Spectral Doppler Analysis and Color Flow Mapping have extensively performed in premature neonates to evaluate alterations in cerebral hemodynamics. It allows a better visualization of blood vessels and quantification of cerebral blood flow variations in a given time interval .
We aim in the present study to evaluate the effect of KMC on CBF in middle cerebral artery and dependent vital signs in stable preterm infants.
This is a prospective, pre-post test design study without a control group.
Sixty healthy clinical stable preterm neonates were included in this study, accessing hemodynamic stable preterms limit the gestational age and birth weight, they were recruited from neonatal units of Al-Azhar and Ain-Shams University Hospitals, during the period from July 2012 to February 2013. Sex, birth weight, mode of delivery, Apgar score were recorded.
They were divided into 2 groups according to their position before application of KMC into: fourty infants in supine position (21 males, 19 females) and twenty infants in vertical suspension (babies were held away from their mother's skin). They were 7 males and 13 females.
Neonates delivered full term or preterm with congenital malformation, severe perinatal complications or central nervous system impairment were excluded from the study. Ethical approval was obtained from the Research and Ethics Committee of Faculty of Medicine, Al Azhar University before commencement. For all eligible neonates, an informed consent was obtained from the parents before enrollment and the following characteristics were recorded: maternal profile like age, antenatal care (ANC) visits, multiple deliveries, risk for sepsis etc.
Neonates were given skin-to-skin contact (KMC) as soon as they became hemodynamically stable, preterm newborns were placed vertically, allowing contact between mother's skin and the skin of the preterm newborn, with his/her head turned sideways, arms flexed and adducted, with the elbows close to the trunk and legs also flexed and adducted. The preterm newborns stayed in the kangaroo position for a minimum of 30 minutes.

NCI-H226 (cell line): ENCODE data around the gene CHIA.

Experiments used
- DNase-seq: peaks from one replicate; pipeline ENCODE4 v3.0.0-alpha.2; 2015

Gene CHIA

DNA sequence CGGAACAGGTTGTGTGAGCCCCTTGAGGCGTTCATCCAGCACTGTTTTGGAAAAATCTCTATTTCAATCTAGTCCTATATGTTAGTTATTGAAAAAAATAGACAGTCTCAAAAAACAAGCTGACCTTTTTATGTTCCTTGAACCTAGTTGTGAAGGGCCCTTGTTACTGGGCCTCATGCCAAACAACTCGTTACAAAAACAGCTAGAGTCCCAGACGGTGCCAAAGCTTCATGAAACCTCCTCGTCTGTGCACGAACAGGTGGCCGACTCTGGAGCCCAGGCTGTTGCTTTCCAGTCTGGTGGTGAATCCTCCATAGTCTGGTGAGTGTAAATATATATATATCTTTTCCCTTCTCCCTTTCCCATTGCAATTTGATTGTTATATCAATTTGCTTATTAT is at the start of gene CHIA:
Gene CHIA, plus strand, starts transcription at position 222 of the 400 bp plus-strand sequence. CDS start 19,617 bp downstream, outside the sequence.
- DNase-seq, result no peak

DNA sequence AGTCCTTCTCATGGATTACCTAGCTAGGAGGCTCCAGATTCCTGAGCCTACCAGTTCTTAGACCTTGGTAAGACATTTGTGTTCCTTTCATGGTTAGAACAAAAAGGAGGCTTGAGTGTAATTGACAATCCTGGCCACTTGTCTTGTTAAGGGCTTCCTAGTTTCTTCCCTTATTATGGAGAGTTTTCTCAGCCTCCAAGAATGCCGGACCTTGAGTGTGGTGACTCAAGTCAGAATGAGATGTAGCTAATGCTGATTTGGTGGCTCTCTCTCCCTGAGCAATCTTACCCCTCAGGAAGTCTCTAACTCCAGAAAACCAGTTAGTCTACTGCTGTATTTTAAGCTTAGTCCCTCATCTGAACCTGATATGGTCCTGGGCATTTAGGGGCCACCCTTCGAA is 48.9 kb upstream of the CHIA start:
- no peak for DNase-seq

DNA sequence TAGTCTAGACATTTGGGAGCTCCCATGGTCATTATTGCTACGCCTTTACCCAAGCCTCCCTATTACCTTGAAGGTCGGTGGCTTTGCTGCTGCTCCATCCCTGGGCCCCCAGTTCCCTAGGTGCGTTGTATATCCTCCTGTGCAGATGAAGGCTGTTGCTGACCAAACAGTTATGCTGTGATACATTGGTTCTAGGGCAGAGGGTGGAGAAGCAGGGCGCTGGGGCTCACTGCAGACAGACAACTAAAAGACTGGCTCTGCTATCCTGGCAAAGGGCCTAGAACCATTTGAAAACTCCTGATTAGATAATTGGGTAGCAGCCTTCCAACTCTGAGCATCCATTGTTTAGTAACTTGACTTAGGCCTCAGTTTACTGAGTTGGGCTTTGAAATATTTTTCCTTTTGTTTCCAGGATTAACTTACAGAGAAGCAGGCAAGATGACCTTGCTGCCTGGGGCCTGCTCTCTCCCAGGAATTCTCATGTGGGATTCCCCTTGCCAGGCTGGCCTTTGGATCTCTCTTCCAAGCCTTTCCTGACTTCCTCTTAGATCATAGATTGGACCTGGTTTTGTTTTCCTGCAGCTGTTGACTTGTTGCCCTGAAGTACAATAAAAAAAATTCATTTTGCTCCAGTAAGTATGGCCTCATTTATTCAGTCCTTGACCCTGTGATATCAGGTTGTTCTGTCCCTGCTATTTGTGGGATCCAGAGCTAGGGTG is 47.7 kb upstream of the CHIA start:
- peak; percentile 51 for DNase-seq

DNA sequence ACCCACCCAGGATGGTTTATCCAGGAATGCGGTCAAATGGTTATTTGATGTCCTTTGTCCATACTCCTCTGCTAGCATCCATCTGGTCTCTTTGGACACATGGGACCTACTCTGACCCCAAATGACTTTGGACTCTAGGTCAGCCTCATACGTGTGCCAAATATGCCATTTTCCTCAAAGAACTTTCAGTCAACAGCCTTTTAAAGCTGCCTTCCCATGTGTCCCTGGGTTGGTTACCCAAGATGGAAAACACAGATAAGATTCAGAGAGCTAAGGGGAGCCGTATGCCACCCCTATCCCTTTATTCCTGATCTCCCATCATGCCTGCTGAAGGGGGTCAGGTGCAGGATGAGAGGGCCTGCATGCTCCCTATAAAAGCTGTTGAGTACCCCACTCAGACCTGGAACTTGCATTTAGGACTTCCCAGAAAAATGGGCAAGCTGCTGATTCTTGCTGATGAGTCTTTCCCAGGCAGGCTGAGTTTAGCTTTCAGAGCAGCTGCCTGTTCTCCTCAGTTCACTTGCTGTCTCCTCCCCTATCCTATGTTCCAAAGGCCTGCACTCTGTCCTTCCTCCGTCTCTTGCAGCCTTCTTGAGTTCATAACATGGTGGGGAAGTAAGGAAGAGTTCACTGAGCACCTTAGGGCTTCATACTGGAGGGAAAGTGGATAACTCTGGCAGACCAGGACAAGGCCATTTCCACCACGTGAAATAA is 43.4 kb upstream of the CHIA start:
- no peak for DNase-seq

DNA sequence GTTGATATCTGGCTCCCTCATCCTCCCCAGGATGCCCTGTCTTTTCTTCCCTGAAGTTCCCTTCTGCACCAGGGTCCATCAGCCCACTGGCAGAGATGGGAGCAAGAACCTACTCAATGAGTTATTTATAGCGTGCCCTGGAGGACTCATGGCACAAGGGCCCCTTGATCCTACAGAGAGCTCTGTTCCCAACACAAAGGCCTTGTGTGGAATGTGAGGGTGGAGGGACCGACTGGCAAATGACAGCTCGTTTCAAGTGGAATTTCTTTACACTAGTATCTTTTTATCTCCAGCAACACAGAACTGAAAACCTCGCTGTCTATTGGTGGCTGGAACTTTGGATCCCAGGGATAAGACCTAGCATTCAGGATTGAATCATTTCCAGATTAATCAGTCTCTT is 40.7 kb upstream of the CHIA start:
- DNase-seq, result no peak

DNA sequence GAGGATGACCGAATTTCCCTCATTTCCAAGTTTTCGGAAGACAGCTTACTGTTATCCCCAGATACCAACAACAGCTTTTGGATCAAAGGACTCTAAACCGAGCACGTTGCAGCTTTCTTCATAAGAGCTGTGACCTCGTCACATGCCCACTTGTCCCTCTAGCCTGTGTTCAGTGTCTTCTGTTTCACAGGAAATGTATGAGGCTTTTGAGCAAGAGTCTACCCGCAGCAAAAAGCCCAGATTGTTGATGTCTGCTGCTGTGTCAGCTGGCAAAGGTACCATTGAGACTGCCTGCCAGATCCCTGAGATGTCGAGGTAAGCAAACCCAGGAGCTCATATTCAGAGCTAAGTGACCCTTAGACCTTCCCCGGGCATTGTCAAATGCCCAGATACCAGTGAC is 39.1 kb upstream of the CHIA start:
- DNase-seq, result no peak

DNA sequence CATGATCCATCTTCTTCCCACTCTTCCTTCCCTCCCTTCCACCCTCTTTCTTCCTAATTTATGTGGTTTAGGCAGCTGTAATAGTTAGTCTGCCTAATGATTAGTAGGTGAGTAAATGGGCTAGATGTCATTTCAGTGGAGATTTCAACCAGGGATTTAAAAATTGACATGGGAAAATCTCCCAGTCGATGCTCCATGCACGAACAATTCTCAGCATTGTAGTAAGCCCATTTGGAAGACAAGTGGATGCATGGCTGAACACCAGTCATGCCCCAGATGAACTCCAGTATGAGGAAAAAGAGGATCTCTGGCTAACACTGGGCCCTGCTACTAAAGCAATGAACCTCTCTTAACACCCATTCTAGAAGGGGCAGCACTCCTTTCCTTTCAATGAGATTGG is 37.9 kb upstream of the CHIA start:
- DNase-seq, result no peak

All cases were examined when clinically stable, calm and in resting state with no sedation used. Before initiating KMC, physiological parameters (heart rate, blood pressure and oxygen saturation) and cerebral blood flow parameters of middle cerebral artery [end diastolic velocity (EDV) Mean velocity (MV), pulsatility index (PI) and resistive index (RI)] were measured in two different positions (supine & vertical), then these data were collected again immediately after 30 mins of KMC.
Heart rate was measured by using the signal from the Nonin Pulse Oximeter, blood pressure was measured by Dinamap oscillometric monitor.
Middle cerebral artery was visualized by Colored Doppler Ultrasonography (Esaote MyLab apparatus) with a sectorial multi-frequency transducer 7.5 MHz. in the fold of the temporal lobe (as acoustic shadow) from the straight mid portion of the artery while few cases were visualized in frontal lobe. In all cases, the angle between the ultrasound beam and blood flow in the vessel was close to 0 degree, range (0-20°), angle correction and calculation of velocities were made automatically by the instrument's software obtained from five sequential cardiac cycles of optimal quality to obtain reliable flow velocity values .